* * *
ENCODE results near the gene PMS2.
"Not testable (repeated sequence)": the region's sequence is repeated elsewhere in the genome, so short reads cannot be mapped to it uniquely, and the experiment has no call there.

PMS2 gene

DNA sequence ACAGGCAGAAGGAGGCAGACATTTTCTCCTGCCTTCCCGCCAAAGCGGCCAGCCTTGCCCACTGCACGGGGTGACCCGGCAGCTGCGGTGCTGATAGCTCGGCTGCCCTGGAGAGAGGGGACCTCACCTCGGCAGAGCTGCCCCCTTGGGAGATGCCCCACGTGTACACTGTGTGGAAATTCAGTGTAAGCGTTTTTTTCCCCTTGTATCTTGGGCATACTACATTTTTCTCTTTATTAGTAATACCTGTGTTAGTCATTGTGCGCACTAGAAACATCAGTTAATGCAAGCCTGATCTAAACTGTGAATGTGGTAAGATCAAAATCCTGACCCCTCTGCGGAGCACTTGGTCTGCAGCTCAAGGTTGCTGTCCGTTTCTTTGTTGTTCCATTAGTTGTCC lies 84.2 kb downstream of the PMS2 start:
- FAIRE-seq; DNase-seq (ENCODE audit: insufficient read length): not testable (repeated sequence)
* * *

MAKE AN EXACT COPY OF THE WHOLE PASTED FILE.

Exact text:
ENCODE results near the gene PMS2.
"Not testable (repeated sequence)": the region's sequence is repeated elsewhere in the genome, so short reads cannot be mapped to it uniquely, and the experiment has no call there.

PMS2 gene

DNA sequence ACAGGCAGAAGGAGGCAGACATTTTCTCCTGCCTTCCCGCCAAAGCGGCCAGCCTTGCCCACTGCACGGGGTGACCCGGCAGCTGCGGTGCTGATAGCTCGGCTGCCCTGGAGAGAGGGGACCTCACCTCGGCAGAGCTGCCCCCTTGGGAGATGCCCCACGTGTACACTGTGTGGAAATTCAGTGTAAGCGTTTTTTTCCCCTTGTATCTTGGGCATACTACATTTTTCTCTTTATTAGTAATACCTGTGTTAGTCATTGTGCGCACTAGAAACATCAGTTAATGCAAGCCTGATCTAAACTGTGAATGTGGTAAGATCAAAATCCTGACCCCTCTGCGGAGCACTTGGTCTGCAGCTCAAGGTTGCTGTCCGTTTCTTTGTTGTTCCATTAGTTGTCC lies 84.2 kb downstream of the PMS2 start:
- FAIRE-seq; DNase-seq (ENCODE audit: insufficient read length): not testable (repeated sequence)